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Should the Cubs Fire Lou Piniella?

May 17, 2010, 8:18 AM EDT

The thought hadn’t really crossed my mind until I read Ken Rosenthal’s column suggesting just that this morning:

It’s not Piniella’s fault two of the team’s biggest offensive threats,
third baseman Aramis Ramirez and first baseman Derrek Lee,
are under-performing. It’s not his fault Hendry provided him
with an inadequate bullpen.

It’s certainly not his fault the
vibe around the Cubs is forever gloom and doom, which happens when you
go more than a century without winning the World Series. Still,
Piniella played a role in many of the Cubs’ major roster decisions — he
always wants what he doesn’t has, worrying little about future
consequences.

To his players, he remains a demanding, glowering
presence, if less outwardly emotional than in the past. The
Cubs, much as they appear to need a collective kick in the rear, might
benefit more from a little stress relief.

They could stand to
relax.

Rosenthal isn’t out on a limb by himself here. At least one Cubs blogger — Al Yellon at Bleed Cubbie Blue —  thinks Piniella should go too. Like Rosenthal, Yellon is basically arguing mood here as opposed to citing any concrete examples of what Piniella is doing or not doing that is leading to Cubs losses.

I’m having a hard time getting on board with this. The Cubs’ primary problem is that their offense depends on older guys in Lee and Ramirez who are having bad seasons and may be entering their final career descent before our very eyes. Their secondary problem is that their bullpen stinks. I don’t see how either of these things will change if Piniella were to magically disappear.

Both Rosenthal and Yellon seem to base their arguments on mood and tone and all of that, but is that really a problem in Chicago? Sure, it’s gloomy because they’re losing, but that’s a symptom, not the disease. Is there any suggestion that Piniella’s overall temperament is contributing to the losing? And if you believe in the manager-as-motivator theory, shouldn’t Lou actually be credited for, say, Alfonso Soriano and Kosuke Fukudome’s strong starts?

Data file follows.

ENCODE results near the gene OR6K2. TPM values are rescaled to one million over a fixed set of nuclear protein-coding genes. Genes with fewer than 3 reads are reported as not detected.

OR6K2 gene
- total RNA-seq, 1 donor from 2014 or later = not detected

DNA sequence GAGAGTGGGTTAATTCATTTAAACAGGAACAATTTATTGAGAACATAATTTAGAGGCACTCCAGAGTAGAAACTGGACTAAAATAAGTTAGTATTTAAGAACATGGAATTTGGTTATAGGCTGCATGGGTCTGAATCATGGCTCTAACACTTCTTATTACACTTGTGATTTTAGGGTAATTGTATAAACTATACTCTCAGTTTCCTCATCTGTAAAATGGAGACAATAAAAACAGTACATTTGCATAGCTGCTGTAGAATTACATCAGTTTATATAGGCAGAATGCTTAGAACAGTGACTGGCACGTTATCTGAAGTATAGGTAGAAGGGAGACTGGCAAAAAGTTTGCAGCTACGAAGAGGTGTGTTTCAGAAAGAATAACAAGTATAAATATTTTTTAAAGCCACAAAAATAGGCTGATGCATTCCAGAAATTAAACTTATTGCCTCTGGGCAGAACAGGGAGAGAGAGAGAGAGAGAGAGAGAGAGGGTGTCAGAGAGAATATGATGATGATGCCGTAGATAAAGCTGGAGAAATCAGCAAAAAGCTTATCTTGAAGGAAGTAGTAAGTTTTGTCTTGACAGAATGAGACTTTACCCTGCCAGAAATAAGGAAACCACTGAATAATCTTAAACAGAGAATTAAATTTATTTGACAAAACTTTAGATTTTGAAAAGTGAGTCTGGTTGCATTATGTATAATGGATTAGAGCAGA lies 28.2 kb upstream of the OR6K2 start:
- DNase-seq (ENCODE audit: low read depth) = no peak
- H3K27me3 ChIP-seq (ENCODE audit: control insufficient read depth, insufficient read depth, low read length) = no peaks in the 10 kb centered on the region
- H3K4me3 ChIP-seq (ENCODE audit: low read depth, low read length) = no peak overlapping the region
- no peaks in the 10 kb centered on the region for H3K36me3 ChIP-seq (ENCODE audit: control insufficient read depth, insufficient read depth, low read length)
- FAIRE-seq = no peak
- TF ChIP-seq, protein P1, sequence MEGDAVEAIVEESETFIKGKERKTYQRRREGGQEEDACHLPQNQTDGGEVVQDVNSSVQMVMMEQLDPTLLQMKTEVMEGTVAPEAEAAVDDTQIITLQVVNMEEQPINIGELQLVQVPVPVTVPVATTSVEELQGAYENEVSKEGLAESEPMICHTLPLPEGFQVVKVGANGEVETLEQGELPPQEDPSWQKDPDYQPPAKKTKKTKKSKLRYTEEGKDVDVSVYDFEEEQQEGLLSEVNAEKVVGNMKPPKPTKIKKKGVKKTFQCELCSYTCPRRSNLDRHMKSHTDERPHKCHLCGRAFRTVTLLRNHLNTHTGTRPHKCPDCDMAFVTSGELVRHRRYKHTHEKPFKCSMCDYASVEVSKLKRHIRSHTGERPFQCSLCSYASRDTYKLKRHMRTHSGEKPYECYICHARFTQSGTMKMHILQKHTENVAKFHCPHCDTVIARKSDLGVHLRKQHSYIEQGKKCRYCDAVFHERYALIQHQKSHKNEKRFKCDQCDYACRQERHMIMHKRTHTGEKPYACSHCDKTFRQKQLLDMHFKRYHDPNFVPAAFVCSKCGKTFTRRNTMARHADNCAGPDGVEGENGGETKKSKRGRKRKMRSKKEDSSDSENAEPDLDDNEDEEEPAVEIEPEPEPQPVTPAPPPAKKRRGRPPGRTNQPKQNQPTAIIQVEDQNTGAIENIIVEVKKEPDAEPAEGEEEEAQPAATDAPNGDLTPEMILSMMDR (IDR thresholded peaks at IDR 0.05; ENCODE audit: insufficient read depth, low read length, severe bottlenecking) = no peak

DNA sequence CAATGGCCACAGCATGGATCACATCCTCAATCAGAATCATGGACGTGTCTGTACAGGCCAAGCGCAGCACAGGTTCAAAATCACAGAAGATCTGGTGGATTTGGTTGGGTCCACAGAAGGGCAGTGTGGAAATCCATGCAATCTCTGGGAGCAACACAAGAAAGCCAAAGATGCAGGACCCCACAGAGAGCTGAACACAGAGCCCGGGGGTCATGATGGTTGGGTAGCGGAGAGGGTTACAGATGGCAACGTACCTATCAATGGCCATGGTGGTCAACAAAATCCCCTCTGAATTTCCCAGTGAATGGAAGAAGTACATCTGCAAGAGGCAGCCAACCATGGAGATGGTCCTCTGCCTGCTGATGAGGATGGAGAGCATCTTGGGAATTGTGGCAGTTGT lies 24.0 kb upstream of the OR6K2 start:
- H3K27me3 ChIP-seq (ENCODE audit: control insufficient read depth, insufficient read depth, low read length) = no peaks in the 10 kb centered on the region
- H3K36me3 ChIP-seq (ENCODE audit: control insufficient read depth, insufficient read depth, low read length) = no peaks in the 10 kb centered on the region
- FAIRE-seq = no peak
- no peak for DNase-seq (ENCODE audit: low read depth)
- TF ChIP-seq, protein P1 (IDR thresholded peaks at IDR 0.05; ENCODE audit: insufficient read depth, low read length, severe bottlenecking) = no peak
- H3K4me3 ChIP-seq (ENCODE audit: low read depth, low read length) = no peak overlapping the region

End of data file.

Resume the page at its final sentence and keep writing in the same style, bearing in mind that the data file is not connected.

Finally there’s the matter of Lou’s successor.  Most people agree that, ultimately, it will be Ryne Sandberg, who currently has the helm down in Iowa.  It makes no sense to me to either (a) install him now, after such a rocky start to the season, preventing him from setting the tone for a new administration the way he could in spring training; or (b) name someone else interim manager with so much season remaining, potentially complicating the Sandberg ascension.

What if, as Rosenthal suggests, the Cubs name bench coach Alan Trammell interim manager and the Cubs go on a nice run? There’s no bigger Alan Trammell fan on the planet than I am, but do the Cubs really want to put themselves in position where they feel obligated to go all-in with him going forward or, alternatively, throw him over the side despite the improvement and have Sandberg start amidst controversy? And if Trammell doesn’t rally the troops, what was the point in canning Lou in the first place?

I understand that people want to do something in Chicago, but it doesn’t make much sense to me to fire Lou Piniella. There’s no upside to it and plenty of down.

  1. oh Hal - May 17, 2010 at 9:10 AM

    Hollering for the head of the manager is a constant in baseball. One irony is that an hour South, talk radio and the intertubes are alight with criticism for the manager because he isn’t “fiery.” The team needs someone like Lou Piniella say the locals.
    There is so little to criticize in both towns that critiques like Al Yellon’s center on the need for more bunting. When they’re wearing their stathead hats, doing things like Yellon’s squeeze bunt for a tie in the ninth are stupid and old school, but when they’re old fashioned angry at losing Joes, more bunting is called for.

  2. Professor Dave - May 17, 2010 at 9:35 AM

    It’s always seemed to me that in high pressure situations (like Chicago), nothing matters more than the even keel, the ability to shelter some of the players from the pressure, to create a sense of comfort and predictability, to let the players revel in success and to shield them from failure (which, of course, baseball is full of).
    Lou does exactly the opposite. He overreacts to both failure and success, takes credit for victory and casts aspersion for loss. Even the fighting managers like Cox and Gardy actually defend their players when shouting.
    That said, the Ryne Sandberg issue is compelling, so there’s no reason to rush to firing.

  3. Aaron M Hatch - May 17, 2010 at 9:49 AM

    It would be best to let Piniella finish the year. If he is fired now, he and others would claim that the new hitting coach and terrible bullpen were the problem and not him.